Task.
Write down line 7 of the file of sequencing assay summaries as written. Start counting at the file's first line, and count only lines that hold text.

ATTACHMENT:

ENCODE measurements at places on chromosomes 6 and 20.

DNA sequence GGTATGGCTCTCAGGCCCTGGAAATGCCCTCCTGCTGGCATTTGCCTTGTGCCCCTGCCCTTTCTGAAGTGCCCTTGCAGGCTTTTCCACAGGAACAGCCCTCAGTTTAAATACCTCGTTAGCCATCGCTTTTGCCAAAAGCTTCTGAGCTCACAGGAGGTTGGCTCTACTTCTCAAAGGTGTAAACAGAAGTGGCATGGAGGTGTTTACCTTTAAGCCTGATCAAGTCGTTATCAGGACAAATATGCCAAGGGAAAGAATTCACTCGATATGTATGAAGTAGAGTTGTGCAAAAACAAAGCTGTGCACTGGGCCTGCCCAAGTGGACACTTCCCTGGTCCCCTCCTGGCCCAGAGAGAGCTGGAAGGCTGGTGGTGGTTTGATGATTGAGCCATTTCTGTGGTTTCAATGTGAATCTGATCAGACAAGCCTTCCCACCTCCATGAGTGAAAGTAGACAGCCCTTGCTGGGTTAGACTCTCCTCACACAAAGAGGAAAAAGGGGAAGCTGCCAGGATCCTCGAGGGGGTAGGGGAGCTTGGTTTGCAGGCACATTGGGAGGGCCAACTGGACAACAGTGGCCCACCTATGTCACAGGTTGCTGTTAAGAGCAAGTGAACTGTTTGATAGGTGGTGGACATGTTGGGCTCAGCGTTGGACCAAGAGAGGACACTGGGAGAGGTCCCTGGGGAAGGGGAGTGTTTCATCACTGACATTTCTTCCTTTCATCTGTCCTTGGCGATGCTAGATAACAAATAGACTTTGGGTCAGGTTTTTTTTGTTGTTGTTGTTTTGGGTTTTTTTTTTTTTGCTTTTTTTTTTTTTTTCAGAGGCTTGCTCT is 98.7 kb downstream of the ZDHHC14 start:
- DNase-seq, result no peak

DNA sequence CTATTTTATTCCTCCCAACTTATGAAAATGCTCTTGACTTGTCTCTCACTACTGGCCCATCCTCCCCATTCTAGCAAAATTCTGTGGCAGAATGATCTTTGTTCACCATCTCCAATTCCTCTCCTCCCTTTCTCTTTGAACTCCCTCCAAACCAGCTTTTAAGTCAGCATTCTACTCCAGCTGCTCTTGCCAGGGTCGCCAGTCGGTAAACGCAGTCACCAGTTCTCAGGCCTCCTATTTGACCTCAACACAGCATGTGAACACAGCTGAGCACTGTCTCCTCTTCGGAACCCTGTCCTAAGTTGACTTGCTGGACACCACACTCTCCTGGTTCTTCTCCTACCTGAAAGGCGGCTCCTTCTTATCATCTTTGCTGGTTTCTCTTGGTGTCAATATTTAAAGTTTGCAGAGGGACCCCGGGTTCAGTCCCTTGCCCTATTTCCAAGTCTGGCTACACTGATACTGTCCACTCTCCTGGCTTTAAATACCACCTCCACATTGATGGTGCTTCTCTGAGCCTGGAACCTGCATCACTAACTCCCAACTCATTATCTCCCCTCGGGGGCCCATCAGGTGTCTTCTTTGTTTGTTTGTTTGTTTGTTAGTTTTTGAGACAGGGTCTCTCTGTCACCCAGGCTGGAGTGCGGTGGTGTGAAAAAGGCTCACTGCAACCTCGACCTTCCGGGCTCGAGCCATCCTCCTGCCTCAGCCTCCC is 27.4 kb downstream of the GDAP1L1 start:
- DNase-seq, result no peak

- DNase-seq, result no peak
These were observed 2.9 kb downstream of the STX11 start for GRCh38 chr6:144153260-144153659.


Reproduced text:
These were observed 2.9 kb downstream of the STX11 start for GRCh38 chr6:144153260-144153659.